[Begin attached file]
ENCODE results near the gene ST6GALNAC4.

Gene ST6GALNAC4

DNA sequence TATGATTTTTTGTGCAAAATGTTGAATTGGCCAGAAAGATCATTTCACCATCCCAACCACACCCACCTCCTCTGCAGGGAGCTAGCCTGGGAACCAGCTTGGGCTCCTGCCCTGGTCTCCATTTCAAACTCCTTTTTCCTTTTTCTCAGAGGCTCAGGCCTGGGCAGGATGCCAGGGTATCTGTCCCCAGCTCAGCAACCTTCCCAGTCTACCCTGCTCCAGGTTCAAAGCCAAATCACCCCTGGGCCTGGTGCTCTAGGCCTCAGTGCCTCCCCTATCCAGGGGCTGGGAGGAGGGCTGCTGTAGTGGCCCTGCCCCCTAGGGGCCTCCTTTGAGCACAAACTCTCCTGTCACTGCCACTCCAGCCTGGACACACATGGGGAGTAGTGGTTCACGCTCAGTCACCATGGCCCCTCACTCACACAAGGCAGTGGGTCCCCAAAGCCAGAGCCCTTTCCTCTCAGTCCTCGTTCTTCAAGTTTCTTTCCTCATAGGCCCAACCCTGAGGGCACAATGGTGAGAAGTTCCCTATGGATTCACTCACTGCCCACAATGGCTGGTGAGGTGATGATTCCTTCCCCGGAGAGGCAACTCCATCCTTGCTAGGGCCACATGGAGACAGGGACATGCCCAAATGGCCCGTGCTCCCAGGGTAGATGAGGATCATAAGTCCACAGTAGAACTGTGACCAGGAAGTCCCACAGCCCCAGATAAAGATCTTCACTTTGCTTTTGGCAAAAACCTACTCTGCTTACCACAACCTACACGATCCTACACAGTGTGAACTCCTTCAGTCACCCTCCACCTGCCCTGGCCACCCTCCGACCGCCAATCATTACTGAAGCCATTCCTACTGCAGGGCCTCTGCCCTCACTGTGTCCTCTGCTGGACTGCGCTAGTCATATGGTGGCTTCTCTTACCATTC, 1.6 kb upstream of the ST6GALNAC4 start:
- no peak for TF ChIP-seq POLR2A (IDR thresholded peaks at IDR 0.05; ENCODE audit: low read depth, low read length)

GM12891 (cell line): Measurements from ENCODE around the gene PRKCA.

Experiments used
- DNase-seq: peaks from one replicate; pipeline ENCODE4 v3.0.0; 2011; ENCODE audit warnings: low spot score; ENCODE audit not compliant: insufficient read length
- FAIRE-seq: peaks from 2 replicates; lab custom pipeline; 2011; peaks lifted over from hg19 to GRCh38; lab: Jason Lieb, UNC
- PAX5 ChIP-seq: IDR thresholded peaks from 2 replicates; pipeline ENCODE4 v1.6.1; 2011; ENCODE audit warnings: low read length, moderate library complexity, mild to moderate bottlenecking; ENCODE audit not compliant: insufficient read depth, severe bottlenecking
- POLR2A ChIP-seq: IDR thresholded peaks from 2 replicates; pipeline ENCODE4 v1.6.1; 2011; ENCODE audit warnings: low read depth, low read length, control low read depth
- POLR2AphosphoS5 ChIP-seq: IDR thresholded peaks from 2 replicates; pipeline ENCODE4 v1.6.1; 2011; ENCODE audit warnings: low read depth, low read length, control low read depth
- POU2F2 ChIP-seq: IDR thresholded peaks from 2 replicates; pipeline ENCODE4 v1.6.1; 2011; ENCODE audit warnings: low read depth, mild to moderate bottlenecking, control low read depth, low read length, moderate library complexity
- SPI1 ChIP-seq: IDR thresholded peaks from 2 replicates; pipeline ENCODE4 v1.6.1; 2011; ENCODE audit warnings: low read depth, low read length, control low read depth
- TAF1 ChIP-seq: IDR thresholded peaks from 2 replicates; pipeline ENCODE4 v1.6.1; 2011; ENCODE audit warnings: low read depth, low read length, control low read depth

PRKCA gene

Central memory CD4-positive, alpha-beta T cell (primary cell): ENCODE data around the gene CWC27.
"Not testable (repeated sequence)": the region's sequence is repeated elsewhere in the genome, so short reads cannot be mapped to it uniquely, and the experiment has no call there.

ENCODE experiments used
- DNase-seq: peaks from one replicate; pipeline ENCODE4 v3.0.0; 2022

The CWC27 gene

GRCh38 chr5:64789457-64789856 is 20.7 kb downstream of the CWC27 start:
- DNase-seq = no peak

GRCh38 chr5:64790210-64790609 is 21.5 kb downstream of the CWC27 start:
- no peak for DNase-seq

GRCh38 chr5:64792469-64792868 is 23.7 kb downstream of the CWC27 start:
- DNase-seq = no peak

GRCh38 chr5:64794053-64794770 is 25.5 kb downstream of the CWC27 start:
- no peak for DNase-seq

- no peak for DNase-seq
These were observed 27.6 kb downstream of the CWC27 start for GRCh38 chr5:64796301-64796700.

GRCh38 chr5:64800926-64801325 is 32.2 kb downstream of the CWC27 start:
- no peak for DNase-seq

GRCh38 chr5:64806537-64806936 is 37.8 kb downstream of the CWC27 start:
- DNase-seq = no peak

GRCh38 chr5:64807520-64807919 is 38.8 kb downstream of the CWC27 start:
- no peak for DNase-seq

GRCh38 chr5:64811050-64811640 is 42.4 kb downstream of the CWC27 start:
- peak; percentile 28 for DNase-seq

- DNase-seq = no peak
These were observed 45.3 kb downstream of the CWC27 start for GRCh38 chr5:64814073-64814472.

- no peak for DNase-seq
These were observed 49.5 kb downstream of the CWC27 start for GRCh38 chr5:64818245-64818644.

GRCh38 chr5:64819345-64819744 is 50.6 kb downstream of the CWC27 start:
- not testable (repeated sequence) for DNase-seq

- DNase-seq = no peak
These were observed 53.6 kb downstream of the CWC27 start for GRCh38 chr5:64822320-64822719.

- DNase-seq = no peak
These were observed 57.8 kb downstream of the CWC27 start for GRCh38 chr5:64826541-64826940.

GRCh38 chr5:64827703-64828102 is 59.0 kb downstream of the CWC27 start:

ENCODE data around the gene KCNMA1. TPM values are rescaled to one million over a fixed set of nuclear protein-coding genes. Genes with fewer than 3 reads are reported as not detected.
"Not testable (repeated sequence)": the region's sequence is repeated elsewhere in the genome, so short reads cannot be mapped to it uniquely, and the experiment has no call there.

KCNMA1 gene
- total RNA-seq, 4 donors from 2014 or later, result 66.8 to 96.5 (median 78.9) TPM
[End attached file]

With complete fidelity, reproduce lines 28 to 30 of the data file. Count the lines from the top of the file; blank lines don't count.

- no peak for DNase-seq

- no peak for DNase-seq
These were observed 27.6 kb downstream of the CWC27 start for GRCh38 chr5:64796301-64796700.